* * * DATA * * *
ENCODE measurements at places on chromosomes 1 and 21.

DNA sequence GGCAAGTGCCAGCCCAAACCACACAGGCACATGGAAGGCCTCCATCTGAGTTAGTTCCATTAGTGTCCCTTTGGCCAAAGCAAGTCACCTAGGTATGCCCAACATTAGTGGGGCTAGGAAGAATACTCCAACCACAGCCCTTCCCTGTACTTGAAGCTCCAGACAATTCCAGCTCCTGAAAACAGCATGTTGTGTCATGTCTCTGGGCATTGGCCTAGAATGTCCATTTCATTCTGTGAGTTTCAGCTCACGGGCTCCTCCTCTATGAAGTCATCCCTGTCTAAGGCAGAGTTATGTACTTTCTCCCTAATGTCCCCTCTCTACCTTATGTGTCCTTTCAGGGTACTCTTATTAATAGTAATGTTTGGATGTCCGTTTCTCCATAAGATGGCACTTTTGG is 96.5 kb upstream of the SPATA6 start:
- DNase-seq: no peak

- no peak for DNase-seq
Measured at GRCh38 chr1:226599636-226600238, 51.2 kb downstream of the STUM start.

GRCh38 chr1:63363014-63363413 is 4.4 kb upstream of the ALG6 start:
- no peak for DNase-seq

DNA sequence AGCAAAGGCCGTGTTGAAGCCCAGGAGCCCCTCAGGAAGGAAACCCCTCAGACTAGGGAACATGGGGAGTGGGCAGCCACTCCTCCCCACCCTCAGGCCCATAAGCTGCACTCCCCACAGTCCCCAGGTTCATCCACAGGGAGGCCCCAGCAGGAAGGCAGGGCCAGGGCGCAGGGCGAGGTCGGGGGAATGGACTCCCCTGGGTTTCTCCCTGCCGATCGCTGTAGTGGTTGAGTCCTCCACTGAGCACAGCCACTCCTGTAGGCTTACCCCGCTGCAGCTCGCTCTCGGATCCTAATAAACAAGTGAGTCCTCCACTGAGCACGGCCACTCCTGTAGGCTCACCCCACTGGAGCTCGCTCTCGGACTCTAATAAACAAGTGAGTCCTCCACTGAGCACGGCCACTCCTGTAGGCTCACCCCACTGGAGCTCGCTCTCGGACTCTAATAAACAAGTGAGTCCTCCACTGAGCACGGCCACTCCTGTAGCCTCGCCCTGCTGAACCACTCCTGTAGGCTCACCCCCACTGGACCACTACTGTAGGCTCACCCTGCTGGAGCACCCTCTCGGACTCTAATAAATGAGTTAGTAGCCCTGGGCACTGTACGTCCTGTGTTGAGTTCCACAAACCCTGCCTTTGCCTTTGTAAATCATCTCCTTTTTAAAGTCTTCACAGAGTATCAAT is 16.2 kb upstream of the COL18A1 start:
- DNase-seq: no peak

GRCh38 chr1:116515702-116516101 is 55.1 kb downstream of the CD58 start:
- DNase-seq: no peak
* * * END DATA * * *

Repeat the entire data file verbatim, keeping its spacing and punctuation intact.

ENCODE measurements at places on chromosomes 1 and 21.

DNA sequence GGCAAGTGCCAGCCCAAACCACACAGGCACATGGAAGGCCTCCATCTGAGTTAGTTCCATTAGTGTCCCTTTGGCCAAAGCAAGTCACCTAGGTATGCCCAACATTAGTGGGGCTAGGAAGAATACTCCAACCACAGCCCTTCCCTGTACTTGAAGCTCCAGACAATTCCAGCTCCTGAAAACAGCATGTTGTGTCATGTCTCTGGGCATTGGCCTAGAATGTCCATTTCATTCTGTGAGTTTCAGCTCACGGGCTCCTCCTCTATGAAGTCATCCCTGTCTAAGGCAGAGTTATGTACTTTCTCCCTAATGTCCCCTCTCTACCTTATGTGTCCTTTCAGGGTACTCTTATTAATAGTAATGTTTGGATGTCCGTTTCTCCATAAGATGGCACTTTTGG is 96.5 kb upstream of the SPATA6 start:
- DNase-seq: no peak

- no peak for DNase-seq
Measured at GRCh38 chr1:226599636-226600238, 51.2 kb downstream of the STUM start.

GRCh38 chr1:63363014-63363413 is 4.4 kb upstream of the ALG6 start:
- no peak for DNase-seq

DNA sequence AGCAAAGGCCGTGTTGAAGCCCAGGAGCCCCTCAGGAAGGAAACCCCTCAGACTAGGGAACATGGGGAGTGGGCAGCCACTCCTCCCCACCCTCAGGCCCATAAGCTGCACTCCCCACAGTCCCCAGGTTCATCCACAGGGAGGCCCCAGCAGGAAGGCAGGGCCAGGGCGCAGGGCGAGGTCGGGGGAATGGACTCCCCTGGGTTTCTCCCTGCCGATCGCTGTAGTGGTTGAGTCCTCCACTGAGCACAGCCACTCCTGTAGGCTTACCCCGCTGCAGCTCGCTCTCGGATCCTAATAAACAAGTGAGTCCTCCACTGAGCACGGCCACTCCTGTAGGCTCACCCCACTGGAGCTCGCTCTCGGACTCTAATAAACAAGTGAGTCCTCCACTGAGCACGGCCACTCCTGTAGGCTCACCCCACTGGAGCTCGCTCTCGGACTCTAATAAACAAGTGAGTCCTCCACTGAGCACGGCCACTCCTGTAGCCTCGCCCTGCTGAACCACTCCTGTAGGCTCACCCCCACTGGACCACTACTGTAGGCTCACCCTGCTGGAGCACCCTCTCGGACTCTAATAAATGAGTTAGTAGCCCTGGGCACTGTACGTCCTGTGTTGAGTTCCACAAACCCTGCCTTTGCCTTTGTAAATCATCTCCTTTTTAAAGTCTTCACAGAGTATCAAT is 16.2 kb upstream of the COL18A1 start:
- DNase-seq: no peak

GRCh38 chr1:116515702-116516101 is 55.1 kb downstream of the CD58 start:
- DNase-seq: no peak